Harnessing the power of edtech in schools

Ahead of the release of the Government’s edtech strategy, Cypher Learning’s Livia Bran outlines how technology can alleviate workloads and tailor learning

Technology has the power to harness real change and bring education to life; something that the education secretary, Damian Hinds MP, is championing. Since August 2018, he has challenged the tech industry to launch an education revolution for schools, colleges and universities.

In January of this year, he announced a £10 million investment to help develop technology to cut workloads, support professional development and improve student outcomes; the Government strategy will launch in the spring. While this plan is hugely welcome, with many schools already embracing the benefits edtech provides, a majority still aren’t taking advantage of these opportunities.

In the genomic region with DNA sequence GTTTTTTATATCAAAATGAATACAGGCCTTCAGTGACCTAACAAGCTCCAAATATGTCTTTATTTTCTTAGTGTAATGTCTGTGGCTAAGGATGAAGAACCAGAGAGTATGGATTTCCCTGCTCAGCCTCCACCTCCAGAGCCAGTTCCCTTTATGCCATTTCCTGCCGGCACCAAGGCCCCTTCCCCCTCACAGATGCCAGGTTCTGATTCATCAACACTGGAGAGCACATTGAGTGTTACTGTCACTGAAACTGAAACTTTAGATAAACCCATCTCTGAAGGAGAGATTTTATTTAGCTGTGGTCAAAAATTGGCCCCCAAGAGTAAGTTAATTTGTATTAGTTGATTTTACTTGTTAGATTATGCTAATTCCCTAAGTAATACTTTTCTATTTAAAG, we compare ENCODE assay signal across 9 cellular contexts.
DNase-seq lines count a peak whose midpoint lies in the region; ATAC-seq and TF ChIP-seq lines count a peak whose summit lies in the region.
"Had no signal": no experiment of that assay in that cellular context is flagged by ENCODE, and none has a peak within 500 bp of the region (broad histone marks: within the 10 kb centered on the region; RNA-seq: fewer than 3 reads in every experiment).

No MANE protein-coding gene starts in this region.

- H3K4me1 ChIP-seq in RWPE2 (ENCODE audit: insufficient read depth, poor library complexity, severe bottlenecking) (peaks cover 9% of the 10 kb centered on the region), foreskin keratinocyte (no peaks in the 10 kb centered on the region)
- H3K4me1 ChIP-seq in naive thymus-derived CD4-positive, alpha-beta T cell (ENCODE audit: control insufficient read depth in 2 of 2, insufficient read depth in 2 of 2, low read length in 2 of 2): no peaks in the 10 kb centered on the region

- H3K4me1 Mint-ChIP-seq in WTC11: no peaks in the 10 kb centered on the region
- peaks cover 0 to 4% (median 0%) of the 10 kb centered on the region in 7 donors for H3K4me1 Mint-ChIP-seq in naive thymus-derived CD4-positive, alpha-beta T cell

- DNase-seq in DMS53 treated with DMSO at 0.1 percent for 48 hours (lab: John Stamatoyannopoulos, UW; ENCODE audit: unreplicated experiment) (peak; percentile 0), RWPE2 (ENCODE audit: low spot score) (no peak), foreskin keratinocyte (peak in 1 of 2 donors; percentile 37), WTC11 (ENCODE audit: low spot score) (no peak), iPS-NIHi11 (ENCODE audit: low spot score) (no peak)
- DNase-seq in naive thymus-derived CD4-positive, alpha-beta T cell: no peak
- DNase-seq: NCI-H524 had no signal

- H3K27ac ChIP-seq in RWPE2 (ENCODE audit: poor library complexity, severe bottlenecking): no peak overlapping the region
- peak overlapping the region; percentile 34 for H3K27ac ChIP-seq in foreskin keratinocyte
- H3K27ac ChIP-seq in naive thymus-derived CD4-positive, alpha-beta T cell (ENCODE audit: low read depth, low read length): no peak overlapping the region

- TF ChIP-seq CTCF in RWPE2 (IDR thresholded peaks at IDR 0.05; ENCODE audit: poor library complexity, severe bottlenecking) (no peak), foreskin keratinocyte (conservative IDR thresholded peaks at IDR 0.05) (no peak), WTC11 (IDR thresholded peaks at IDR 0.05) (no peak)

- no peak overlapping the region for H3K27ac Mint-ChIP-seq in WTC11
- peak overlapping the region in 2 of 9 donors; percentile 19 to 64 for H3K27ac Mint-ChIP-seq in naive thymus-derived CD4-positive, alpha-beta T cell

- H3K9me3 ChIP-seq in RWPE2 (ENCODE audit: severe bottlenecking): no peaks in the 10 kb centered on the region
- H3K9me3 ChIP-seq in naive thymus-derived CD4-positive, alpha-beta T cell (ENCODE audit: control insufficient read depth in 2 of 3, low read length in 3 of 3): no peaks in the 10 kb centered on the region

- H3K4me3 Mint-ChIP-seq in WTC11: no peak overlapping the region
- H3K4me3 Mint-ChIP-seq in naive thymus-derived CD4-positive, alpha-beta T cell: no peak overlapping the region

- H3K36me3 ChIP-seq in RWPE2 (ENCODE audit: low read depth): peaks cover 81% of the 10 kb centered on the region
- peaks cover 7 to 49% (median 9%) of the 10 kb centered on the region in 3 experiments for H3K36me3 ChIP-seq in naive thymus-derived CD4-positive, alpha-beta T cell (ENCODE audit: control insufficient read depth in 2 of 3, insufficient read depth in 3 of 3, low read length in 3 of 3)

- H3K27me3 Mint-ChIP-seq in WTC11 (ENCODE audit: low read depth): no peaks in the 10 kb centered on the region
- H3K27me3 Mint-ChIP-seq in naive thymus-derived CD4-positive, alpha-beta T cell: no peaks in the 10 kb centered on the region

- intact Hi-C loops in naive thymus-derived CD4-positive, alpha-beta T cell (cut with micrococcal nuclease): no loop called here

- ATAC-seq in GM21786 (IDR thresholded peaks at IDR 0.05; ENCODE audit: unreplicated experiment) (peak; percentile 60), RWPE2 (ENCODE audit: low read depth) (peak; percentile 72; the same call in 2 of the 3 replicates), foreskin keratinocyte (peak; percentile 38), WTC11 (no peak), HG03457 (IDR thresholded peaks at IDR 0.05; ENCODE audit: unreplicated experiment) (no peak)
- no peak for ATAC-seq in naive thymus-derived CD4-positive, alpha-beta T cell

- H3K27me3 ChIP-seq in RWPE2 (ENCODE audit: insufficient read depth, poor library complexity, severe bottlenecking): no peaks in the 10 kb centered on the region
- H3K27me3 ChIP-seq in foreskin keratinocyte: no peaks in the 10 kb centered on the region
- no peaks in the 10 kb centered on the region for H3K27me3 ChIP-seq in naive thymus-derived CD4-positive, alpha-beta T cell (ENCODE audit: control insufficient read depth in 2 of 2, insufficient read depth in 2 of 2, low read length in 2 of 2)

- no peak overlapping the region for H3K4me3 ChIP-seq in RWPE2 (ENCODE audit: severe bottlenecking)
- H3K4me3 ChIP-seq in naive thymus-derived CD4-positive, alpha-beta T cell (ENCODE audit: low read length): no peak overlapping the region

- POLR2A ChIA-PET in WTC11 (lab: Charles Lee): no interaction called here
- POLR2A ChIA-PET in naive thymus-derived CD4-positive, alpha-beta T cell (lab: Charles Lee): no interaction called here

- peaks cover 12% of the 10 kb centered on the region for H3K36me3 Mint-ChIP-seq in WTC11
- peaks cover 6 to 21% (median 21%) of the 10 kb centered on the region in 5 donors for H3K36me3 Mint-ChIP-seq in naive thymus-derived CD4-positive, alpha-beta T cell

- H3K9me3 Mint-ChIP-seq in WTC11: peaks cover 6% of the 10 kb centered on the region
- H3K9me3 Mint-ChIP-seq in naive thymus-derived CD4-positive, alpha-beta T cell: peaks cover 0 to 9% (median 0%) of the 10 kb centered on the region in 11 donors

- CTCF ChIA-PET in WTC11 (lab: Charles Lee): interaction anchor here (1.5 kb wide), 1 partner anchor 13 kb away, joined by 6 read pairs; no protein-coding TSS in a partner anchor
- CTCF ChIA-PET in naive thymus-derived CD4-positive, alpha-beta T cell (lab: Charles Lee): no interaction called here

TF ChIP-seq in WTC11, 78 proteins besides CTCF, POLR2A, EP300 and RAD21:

Following the strategy announcement, it’s important for schools to understand the importance of investing in the right resources and platforms; not simply to elevate teaching and learning, but to ensure that it addresses schools’ overall aims, as well as supporting staff when it comes to reducing workloads and streamlining processes.

It is a waste of money if a school is only using 10 per cent of a resource, or even using two or three different products, when there might be one that caters for all needs

The education secretary emphasised that edtech needs to be cost-effective and help reduce overall costs to schools. But, with so many apps, platforms and resources available on the market, where do schools start when identifying the most appropriate and effective tools for them?